Thursday, July 10, 2008


“Like the Spartans, every Christian is born a warrior. It is his destiny to be
assaulted, his duty to attack.” – Charles Spurgeon

“Finally be strong in the Lord and in his might power. Put on the full armor of God so that you can take your stand against the devil’s schemes.” –Ephesians 6:10-11
How many of us view the Christian life as something dramatically less thrilling that the life of warfare described by Spurgeon, and advocated by Paul? Perhaps we view it as boring, irrelevant, or uninteresting because we are unaware of the implications of our joining Christ’s “battalion.” Do we truly believe that the devil is scheming against us, our families, our churches, or do we treat that aspect of the Christian life as we would Aesop’s Fables or fairy tales? Do we view other believers as our “band of brothers” fighting together to accomplish the goal, or merely as more dues-paying members of the club?

“There are many ways in which the Christian may to a great degree forget
his military character.” – Charles Spurgeon

Most of our conversation on Sunday morning centers around sports or politics. We speak of those matters with a gusto that is strangely absent from our discussions (when we have them) of spiritual matters. Could it be that all week we have been spoiling for the fight, but released those passions in the only venue we could find? Could it be that we, as Christians, are so unfamiliar with spiritual warfare that we fight our battles vicariously through our favorite teams or preferred candidates? Could it be that we are ignorant of the spiritual battles that occur every week, every day, every moment?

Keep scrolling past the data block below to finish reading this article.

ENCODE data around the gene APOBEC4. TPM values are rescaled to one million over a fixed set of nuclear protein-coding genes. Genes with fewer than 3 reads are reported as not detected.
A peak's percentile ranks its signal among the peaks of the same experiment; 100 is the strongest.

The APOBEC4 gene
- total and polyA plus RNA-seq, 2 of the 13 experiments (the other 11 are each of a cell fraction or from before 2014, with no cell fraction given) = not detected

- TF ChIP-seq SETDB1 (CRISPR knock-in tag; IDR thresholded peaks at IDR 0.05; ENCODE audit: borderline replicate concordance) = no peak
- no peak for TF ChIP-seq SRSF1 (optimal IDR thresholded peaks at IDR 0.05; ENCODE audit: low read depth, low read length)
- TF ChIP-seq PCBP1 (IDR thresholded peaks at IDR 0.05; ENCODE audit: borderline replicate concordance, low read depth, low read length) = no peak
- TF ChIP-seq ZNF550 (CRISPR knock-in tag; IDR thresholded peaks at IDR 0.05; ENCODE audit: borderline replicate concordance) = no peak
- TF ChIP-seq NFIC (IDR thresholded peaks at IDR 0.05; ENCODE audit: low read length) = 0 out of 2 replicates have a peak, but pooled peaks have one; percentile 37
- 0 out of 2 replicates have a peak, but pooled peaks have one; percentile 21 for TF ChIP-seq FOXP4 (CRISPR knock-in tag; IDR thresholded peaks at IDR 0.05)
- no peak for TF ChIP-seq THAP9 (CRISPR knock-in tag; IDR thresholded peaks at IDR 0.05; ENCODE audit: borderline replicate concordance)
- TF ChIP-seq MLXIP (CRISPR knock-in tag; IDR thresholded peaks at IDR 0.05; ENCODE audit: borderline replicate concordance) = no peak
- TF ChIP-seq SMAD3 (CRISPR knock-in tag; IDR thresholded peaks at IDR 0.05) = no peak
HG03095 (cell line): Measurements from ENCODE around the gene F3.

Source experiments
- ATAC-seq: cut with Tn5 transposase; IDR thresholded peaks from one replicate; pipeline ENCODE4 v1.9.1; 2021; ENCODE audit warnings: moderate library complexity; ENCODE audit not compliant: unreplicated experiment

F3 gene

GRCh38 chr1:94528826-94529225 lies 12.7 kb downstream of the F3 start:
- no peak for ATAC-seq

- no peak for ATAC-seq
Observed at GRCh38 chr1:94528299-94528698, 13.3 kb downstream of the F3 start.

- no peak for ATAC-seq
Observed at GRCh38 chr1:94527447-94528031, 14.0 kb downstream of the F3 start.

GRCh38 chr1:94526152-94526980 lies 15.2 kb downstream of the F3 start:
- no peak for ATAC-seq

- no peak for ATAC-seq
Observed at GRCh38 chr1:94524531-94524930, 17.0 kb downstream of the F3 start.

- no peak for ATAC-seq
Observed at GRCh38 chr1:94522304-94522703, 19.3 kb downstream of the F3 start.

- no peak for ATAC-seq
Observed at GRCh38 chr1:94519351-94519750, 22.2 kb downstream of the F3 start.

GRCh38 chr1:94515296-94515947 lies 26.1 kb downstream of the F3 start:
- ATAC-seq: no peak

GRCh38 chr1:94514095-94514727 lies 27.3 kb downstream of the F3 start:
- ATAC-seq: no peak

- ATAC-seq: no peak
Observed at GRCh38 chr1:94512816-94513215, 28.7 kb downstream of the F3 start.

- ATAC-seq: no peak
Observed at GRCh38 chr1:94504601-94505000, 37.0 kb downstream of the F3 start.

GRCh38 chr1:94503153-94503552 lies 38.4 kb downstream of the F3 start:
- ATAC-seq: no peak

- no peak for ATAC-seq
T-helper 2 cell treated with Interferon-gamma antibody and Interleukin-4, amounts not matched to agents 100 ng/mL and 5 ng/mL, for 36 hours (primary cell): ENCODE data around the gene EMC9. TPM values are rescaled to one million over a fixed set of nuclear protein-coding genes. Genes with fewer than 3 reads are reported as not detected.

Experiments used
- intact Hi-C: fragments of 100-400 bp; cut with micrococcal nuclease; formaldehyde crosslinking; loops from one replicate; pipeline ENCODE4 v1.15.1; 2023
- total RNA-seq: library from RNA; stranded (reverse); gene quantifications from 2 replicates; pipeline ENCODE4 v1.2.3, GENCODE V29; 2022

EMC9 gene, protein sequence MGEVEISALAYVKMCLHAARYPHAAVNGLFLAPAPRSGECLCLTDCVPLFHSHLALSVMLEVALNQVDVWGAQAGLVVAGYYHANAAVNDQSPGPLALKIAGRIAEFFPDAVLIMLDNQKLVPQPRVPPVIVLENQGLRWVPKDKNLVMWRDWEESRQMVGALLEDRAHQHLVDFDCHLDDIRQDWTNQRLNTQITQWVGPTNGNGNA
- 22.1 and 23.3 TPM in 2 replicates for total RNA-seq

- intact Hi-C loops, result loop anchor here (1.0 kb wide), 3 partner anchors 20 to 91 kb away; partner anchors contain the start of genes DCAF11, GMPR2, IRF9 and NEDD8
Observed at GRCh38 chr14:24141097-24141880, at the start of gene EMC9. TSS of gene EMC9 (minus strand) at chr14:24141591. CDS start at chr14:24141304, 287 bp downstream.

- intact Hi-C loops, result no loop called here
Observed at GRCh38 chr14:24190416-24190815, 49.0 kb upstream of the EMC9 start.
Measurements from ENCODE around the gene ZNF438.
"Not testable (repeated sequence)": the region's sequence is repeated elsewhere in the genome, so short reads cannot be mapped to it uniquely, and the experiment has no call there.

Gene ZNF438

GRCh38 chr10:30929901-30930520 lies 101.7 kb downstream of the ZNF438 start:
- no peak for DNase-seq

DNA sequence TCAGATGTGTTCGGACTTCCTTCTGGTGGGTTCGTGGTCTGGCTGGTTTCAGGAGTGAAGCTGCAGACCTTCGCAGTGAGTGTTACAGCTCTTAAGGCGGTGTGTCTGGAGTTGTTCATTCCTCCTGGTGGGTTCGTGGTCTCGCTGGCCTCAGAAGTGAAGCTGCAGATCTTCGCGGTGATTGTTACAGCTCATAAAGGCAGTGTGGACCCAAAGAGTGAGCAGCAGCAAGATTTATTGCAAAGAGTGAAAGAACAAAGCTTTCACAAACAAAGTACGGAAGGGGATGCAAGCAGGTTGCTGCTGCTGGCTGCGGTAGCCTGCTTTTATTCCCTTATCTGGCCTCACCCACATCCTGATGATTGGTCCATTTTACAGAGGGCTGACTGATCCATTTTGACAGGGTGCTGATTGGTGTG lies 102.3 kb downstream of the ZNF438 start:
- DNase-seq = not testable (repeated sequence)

Men of God (and women, to be sure) are warriors, destined for assault and under duty to attack. If we do not perceive those assaults, we attribute them to something else, something less sensational than the “world forces of this darkness.” If we do not attack worldliness, sin and the devil – or at least recognize that we are stumbling around the battlefield – we will have put ourselves in the infirmary with no injury other than sitting on our proverbial helmet. We will have gone AWOL from the spiritual battle.

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